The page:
The trade war with Canada over steel, aluminum and milk understandably grabs the headlines. But flying under the radar is the battle over Canadian newsprint, a skirmish that’s hurting businesses and costing jobs.
In January, the U.S. Commerce Department, responding to a complaint from a New York private equity firm that bought a Washington state mill, imposed a 6.2 percent tariff on imports of Canadian newsprint, then added another 22 percent in March. And U.S. newspapers, to put it mildly, are suffering mightily. ...
The tariff already has prompted layoffs — newsprint is typically a newspaper’s biggest operating cost behind labor — and caused some newspapers to reduce their number of pages.
Thousands of U.S. newspaper jobs are hanging in the balance.
The Washington state paper mill employs fewer than 300 people. Like some other recent tariffs, the cure is worse than the disease.
Never mind that most U.S. mills quit producing newsprint more than a decade ago as demand fell and traditional newspaper subscribers migrated increasingly to digital news. Or that Canada produces about 60 percent of all newsprint. ...
“For an industry already severely challenged, this is very painful, unfair and totally unnecessary,” Philadelphia Inquirer and Daily News publisher Terrance C.Z. Egger said in a story in his newspapers, adding that the tariff was estimated to increase his operating costs by $2 million annually.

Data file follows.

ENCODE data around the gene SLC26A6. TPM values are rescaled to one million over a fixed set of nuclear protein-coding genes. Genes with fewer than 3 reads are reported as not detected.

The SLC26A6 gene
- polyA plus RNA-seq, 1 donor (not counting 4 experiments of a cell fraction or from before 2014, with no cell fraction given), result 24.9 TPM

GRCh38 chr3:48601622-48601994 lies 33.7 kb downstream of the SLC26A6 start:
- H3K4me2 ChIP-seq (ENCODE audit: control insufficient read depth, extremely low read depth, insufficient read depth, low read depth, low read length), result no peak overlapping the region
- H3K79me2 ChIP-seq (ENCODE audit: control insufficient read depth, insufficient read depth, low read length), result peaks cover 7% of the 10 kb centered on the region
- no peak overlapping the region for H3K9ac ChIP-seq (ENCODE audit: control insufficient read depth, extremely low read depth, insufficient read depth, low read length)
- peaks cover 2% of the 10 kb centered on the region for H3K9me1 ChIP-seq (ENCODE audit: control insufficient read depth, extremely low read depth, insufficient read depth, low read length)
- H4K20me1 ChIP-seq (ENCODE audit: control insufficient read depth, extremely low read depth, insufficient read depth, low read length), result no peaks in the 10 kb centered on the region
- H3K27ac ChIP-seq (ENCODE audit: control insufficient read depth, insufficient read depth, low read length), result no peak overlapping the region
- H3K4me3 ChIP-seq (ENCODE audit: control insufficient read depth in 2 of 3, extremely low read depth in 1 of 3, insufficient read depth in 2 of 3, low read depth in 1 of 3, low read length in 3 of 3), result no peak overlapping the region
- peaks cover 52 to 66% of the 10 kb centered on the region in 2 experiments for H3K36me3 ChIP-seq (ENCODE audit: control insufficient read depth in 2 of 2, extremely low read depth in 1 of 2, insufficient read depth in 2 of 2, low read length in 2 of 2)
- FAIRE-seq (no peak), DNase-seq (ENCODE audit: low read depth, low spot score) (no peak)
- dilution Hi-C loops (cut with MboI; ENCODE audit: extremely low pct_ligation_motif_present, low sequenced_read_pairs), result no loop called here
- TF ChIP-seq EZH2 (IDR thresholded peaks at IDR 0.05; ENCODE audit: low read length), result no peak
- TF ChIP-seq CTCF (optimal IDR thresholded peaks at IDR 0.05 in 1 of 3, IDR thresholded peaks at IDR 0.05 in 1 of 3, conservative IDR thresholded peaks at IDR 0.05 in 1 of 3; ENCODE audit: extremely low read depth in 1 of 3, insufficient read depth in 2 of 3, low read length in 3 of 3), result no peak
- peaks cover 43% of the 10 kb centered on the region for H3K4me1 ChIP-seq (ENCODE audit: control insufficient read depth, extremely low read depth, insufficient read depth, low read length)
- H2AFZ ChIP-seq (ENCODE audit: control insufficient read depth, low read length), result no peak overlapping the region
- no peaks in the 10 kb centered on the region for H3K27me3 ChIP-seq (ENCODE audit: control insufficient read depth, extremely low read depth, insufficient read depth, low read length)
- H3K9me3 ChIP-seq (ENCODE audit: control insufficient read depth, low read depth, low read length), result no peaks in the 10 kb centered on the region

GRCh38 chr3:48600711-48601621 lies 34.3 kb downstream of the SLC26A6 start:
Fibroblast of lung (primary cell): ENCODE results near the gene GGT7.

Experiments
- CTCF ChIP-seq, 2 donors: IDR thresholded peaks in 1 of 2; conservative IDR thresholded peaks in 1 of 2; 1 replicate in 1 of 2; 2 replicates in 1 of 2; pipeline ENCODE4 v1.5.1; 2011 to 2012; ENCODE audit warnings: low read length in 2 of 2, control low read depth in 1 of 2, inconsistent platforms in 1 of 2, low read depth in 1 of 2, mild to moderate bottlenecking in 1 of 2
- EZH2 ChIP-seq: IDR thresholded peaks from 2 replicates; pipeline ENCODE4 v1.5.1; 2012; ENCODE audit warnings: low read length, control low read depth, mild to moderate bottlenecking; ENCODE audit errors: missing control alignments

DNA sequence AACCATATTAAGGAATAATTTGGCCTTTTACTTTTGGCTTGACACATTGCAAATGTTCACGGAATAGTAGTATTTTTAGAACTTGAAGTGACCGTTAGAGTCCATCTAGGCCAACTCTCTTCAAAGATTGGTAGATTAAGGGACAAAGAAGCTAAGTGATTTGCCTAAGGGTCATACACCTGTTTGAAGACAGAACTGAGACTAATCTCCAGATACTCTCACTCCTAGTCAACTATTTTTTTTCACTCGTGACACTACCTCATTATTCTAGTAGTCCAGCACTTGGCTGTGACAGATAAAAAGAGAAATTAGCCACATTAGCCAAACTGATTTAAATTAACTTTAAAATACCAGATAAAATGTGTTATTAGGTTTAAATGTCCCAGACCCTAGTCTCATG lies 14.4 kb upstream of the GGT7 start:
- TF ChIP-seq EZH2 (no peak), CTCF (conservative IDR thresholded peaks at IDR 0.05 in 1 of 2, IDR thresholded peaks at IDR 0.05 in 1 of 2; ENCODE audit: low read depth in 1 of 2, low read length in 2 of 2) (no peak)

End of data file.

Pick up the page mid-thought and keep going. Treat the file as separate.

About 50 newspaper executives will make their case to lawmakers who are set to testify before the trade commission on July 17. After that, the Commerce Department would make a decision to keep the tariff or lift it.
A decision is expected by late summer, but relief can’t come soon enough. ... In April, the Tampa Bay Times, Florida’s largest newspaper and winner of 12 Pulitzer Prizes, laid off about 50 employees, citing increased newsprint costs.
Meanwhile, Sen. Bob Casey, D-Pennsylvania, has asked Commerce Secretary Wilbur Ross to use his authority to suspend the tariff, a power the president also holds. Separately, the House and Senate are considering bills that would roll back the import duty pending a study of its economic effects.
Newspapers still depend on revenue from their print editions, and the tariff is making the industry’s already difficult transition to digital even harder. We need our newspapers and our newspaper jobs more than we need U.S.-produced newsprint.
Our democracy also needs an informed public, a service that newspapers provide to their communities with more depth than other media. ...
The newsprint tariff isn’t the only problem newspapers are facing, but it is one the administration can and should address quickly. Lift the tariff on Canadian newsprint.